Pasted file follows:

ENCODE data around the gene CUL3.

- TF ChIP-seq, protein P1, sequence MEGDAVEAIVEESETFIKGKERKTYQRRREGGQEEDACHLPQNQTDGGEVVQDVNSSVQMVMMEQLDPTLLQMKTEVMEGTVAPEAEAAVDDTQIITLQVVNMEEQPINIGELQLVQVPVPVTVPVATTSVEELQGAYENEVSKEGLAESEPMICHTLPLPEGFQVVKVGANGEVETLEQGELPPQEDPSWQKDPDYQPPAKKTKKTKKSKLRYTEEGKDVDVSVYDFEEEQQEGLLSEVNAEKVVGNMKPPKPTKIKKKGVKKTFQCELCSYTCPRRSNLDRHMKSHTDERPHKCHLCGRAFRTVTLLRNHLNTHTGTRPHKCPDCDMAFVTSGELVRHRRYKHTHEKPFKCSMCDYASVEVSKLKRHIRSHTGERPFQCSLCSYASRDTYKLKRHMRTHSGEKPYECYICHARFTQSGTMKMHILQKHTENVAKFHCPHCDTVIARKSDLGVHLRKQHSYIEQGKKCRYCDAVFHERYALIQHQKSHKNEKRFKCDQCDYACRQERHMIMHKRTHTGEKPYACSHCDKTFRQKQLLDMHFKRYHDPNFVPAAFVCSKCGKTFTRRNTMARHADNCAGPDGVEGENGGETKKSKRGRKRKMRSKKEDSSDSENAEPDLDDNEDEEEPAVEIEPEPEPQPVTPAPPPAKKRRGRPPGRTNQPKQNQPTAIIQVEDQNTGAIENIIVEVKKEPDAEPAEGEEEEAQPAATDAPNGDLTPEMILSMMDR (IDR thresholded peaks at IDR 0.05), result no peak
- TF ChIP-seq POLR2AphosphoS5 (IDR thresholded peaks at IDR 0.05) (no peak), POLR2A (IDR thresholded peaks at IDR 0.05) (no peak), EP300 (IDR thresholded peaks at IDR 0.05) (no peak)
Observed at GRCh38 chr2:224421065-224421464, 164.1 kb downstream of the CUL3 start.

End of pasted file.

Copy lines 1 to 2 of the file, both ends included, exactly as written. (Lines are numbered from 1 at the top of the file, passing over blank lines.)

ENCODE data around the gene CUL3.

- TF ChIP-seq, protein P1, sequence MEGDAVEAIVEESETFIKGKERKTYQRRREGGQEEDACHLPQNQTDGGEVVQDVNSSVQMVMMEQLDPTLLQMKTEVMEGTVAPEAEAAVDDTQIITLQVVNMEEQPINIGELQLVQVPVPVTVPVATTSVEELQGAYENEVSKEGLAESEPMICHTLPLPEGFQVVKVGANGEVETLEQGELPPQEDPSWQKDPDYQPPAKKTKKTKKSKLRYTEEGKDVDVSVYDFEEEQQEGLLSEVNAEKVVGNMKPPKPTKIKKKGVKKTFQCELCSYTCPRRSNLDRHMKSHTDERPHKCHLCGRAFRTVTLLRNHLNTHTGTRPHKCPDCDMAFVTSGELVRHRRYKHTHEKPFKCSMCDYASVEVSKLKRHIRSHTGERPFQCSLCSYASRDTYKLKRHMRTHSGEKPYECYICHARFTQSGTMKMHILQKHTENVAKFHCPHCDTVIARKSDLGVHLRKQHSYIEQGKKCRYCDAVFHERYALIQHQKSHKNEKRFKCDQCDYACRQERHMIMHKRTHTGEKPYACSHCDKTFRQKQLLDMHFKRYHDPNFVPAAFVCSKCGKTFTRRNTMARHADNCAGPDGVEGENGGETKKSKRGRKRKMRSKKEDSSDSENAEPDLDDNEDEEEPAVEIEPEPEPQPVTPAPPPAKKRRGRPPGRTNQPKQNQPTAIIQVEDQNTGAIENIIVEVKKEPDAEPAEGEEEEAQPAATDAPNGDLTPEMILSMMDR (IDR thresholded peaks at IDR 0.05), result no peak